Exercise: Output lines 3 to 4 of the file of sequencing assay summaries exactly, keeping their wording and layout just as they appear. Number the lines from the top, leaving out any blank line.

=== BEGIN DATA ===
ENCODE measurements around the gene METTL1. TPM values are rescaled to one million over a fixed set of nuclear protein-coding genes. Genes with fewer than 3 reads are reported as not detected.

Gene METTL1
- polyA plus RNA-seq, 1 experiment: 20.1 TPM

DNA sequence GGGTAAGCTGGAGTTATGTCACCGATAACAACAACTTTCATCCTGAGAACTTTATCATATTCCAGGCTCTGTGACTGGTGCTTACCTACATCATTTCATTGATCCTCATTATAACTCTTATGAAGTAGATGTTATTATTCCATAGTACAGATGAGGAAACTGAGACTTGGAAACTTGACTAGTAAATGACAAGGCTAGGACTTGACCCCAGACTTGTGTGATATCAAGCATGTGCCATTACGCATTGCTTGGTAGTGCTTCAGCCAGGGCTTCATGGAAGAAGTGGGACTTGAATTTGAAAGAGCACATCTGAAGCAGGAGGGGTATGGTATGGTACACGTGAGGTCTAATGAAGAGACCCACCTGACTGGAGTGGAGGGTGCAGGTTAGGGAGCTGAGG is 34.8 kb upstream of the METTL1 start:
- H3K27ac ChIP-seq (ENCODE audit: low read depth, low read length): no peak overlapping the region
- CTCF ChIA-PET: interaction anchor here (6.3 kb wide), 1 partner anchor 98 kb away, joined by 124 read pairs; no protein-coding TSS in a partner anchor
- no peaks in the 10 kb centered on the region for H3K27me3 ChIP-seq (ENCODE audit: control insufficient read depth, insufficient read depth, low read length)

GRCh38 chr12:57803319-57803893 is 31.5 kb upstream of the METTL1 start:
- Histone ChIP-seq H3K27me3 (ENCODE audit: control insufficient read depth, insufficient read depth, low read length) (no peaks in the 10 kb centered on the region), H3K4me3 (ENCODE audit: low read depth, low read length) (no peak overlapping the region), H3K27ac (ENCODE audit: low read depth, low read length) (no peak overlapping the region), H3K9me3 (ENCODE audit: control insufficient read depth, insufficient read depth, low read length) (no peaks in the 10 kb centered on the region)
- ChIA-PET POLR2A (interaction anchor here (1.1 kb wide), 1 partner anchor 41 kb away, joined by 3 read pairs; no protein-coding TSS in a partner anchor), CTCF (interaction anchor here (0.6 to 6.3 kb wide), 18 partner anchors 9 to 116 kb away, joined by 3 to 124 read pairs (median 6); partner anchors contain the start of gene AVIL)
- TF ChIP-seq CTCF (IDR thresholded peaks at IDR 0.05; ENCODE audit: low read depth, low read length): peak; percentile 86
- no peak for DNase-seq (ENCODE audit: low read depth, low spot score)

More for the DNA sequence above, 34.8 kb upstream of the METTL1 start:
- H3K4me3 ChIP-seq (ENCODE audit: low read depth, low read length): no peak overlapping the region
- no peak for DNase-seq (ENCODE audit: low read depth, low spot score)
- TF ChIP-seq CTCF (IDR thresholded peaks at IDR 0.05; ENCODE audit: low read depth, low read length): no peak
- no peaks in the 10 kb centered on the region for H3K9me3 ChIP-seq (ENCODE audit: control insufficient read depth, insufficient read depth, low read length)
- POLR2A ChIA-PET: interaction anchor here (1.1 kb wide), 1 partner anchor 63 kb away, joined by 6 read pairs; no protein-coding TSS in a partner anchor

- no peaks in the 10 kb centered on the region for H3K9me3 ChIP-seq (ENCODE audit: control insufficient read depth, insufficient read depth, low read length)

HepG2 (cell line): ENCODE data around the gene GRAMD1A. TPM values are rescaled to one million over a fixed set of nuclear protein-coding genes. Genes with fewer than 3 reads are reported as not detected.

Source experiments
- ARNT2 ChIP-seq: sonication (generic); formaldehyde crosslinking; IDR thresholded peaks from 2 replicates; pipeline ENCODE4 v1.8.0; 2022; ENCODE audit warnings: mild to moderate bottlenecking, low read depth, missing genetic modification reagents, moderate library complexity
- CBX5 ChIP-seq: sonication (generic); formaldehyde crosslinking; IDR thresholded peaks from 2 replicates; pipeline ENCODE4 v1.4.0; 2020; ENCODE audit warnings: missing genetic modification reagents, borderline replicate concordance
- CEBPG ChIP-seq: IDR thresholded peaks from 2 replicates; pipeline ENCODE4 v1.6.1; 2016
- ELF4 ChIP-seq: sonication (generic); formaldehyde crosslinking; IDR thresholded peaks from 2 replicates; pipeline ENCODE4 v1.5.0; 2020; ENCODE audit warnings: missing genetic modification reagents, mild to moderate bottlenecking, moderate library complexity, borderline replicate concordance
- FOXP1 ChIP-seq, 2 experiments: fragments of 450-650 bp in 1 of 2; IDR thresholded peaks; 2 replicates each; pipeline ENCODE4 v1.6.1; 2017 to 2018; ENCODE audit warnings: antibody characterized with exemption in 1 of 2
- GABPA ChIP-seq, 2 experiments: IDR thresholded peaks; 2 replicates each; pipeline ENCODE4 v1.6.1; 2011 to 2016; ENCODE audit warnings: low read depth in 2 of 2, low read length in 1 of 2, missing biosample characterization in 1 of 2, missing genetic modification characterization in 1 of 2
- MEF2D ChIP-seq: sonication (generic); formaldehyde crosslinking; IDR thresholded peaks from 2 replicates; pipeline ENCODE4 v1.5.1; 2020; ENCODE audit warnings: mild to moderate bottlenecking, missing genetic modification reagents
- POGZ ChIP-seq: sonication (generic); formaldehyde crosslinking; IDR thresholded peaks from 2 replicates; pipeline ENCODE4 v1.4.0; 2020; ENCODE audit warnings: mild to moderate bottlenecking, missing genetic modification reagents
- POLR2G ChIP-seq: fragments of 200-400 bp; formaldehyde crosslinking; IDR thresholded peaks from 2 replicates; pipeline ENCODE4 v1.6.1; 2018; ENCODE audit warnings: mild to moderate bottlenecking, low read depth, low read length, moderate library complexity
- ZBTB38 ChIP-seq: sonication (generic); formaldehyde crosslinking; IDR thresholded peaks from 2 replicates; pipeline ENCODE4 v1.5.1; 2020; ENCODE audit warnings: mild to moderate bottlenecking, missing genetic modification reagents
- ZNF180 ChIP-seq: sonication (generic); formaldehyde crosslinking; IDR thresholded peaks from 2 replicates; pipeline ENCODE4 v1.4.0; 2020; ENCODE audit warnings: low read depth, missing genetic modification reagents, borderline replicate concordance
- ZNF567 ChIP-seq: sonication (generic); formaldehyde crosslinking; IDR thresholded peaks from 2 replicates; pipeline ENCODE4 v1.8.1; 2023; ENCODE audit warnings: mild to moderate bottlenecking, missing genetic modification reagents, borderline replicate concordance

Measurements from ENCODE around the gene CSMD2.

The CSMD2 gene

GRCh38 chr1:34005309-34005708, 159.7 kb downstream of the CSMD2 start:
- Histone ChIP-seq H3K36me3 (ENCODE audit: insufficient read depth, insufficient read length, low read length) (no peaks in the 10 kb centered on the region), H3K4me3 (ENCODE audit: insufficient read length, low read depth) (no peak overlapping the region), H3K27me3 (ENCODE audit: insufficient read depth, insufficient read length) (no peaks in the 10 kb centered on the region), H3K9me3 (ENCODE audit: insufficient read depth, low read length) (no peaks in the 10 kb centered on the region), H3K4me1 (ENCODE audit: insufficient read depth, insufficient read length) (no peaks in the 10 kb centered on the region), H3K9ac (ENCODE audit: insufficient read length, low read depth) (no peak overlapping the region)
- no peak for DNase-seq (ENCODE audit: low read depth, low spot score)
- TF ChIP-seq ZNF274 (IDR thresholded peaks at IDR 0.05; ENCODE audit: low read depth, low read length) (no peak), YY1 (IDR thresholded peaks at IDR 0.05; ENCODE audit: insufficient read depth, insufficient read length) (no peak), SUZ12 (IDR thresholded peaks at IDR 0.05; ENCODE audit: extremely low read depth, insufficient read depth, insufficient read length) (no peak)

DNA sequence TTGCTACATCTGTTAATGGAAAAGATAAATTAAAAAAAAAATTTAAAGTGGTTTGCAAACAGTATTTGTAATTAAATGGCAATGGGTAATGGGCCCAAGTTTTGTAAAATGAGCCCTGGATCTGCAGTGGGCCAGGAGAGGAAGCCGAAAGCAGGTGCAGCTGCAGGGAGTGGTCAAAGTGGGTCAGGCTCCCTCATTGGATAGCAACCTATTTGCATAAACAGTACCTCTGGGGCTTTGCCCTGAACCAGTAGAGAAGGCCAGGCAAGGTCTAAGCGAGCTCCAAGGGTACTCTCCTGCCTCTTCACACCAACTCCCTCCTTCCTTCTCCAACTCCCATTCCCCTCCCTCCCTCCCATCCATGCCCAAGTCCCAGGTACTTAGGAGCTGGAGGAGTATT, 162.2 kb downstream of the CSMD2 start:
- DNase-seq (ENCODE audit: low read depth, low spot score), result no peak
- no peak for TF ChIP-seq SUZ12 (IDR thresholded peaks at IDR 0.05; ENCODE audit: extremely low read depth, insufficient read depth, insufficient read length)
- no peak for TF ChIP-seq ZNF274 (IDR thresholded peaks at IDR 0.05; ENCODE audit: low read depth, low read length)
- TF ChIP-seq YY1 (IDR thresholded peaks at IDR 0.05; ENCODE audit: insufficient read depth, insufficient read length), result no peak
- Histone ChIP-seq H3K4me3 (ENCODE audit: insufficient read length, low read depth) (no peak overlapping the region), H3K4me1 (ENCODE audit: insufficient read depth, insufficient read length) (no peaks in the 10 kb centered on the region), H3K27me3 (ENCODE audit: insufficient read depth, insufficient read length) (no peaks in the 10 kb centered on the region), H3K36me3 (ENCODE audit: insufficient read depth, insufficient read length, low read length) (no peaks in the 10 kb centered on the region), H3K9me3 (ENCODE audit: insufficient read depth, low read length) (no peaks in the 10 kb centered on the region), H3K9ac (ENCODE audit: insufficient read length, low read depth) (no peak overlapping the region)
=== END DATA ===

- polyA plus RNA-seq, 1 experiment: 20.1 TPM

DNA sequence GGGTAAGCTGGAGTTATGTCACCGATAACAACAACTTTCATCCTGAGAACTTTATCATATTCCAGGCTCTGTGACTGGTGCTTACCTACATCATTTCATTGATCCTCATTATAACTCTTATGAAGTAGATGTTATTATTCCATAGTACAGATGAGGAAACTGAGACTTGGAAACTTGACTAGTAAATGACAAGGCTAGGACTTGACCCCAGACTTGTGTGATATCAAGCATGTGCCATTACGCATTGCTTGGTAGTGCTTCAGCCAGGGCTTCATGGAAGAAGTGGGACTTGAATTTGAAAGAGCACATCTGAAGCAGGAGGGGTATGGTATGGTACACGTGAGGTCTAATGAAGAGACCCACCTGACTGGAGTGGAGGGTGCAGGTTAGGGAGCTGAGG is 34.8 kb upstream of the METTL1 start: